A load balancer routes information to servers based on their ability to process the load when more than two servers are present in a configuration. The load balancer is an intelligent traffic cop that can distribute incoming requests to two or more servers to maintain optimal performance.
- Intelligent load balancing can balance based on different needs.
- Location-based balancing can route traffic to servers closer to the user
- Cross-region load balancing can route traffic to servers located in a different geographic area.
Another feature of most load balancing is health check and management. The load balancer retrieves health data from each server in its configuration and, when the server is unavailable, will automatically remove the server from the pool and route traffic to the remaining fleet. Some load balancers can detect when the unhealthy server has returned and add it back to the pool.
Public cloud providers offer messaging services such as email and phone messaging (SMS). Applications use these as needed. This makes public cloud services easy to configure and incorporate into custom applications and distribute the processing load.
Identity and access management (IAM)
Identity and access management (IAM) ensures public cloud security. IAM is the process for identifying, authenticating and authorizing individuals or groups of people to access specific applications, systems or networks by assigning user rights and restrictions.
- Lightweight Directory Access Protocol (LDAP) is a client-server protocol for accessing directory services. It is based on the X.500 specification and runs over TCP / IP networks. The application sends the username and password to the LDAP server, and the server returns the credentials if the login is valid.
- OAuth is a delegated authorization framework that uses REST / APIs. It enables applications to seek limited access to user data without giving away the user’s password. Since it uses REST, it decouples authentication and authorization from the application and supports multiple use cases.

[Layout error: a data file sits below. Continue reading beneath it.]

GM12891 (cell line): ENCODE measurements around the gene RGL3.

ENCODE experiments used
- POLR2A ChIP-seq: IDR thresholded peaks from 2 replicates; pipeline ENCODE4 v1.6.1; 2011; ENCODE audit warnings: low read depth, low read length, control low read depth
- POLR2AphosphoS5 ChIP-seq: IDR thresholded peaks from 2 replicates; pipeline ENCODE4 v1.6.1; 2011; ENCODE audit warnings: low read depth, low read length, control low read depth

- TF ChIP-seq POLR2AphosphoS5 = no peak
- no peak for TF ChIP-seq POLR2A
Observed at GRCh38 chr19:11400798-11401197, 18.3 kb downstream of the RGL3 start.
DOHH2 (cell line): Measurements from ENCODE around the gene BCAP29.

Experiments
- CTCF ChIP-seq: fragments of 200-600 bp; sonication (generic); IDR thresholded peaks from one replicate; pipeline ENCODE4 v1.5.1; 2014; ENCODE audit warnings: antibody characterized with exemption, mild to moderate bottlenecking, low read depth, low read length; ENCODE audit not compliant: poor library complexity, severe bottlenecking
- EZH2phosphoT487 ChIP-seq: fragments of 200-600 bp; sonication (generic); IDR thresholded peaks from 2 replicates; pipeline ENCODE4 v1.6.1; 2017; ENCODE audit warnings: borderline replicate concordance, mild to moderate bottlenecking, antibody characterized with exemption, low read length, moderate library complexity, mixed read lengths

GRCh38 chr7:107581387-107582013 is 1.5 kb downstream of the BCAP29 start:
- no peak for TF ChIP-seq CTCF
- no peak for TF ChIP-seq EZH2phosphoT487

Public cloud providers also offer an IAM service that is used to manage users, permissions and roles. These can be integrated with other identity providers.
Virtual machines are software instances of a server that include a software-defined network, operating system and disk drive infrastructure. The ability to load hundreds of virtual machines onto a single physical server simplifies deploying fully built solutions in minutes on the same physical hardware. This concept revolutionized the shared hosting environments for both on-premise and the public cloud.
Containers use a common host operating system and isolate solutions at the application level. This creates a far more lightweight deployment since you do not have to deal with a guest operating system on every application. Like virtual machines, containers need infrastructure but in a simpler form.
- Containers can be set up and run on a laptop, then copied to a public cloud for execution.
- They are set up to take advantage of elasticity and can be easily updated.
- Containers have fewer parts requiring ongoing maintenance than virtual machines. They also take up much less disk space because they do not have the operating system baggage.
Containers are not the optimal solution for everything. In environments where you need to run different operating systems, virtual machines may still work better. Containers are a great transition step on your migration to the public cloud.
Cloud providers provide serverless offerings that encapsulate the best methods for specific functionality on a transaction level, while removing the need to manage servers, compute resources and storage. Businesses using serverless database connect to the database the same way they connect to their existing database instances.
For example, AWS offers Aurora and Microsoft offers Azure SQL Database Managed Instance. Both are serverless relational database offerings that transfer all the management for updates, performance, scalability, reliability and high availability to the cloud provider.
Public cloud providers offer serverless code engines, such as AWS Lambda and Azure Functions, that run code for virtually any application or back-end service with zero administration. The code engines require zero provisioning or managing servers, so the user only pays for computing time. The service manages everything to run and scale the function with high availability once the code uploads. Then, the code triggers from other services such as a web or mobile app that call on the code.
Other serverless services include computing offerings that let you run microservices and containers; storage options; data offerings including SQL, NoSQL and data warehouse services; integration such as messaging, queueing and analytics; and developer tools. Cloud providers are constantly adding more services to their serverless offerings. Many businesses are getting closer to a no-operations (NoOps) model using serverless services.